The peerless Clive James, in the Times Literary Supplement, writes excellently about the BBC's recent "Summer of British Film". I particularly relished this passage:
Daisy Goodwin, whose memoir of her difficult upbringing has been well received (see the TLS, September 7), might also know something about poetry, a subject she had previously been deputed to make approachable for audiences who presumably knew nothing about poetry at all. But speaking about British film, she deployed an even less analytical vocabulary. About the famous scene in Tom Jones when Albert Finney and his next female target eat themselves into bed, Daisy had this to say: “It’s all very kind of, you know, phwoar!”. I don’t remember her speaking the same way about John Donne. To remind us that she was not just a hot number but a highbrow as well, Daisy managed to squeeze the word “quintessentially” into her lightning discussion of Far From the Madding Crowd. In the language of the higher journalism gone wrong, “quintessentially” is the only way to say “essentially”, just as “implode” is the only way to say “explode”. Ever more grandiose and less accurate, this detestable meta-language is always in the process of – to use one of its favourite words – “reinvention”, as in “reinvention very much the name of the game”.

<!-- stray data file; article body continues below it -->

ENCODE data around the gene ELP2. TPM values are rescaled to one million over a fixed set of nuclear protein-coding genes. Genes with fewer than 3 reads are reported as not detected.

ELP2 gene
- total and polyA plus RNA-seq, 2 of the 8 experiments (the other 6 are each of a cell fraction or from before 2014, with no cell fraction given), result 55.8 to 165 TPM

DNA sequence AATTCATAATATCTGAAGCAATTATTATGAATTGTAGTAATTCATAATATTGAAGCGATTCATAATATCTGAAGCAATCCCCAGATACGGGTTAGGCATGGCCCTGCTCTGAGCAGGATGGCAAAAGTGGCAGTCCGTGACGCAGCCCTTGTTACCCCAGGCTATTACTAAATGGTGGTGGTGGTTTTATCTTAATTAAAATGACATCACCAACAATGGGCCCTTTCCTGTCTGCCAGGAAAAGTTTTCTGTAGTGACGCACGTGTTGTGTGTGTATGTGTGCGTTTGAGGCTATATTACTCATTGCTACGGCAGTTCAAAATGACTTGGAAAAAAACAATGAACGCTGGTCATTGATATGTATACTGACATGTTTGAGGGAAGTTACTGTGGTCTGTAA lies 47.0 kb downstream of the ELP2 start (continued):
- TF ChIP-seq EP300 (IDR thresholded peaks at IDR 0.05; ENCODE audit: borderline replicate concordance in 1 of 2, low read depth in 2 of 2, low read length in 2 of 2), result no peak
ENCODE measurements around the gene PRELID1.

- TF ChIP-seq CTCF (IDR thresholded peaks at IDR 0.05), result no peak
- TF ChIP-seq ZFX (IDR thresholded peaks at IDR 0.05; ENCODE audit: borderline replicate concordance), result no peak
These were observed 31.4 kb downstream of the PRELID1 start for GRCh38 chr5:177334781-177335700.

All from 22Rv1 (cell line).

Very much characteristic of a self-generating patois like this is its levelling effect, by which nobody can think but everybody can have an opinion. Speaking of The Long Good Friday, someone billed as a broadcaster said that “Thatcherism, the IRA and the Mafia” gave the film its edge. He might at least have considered that Thatcherism gave the film some of its finance.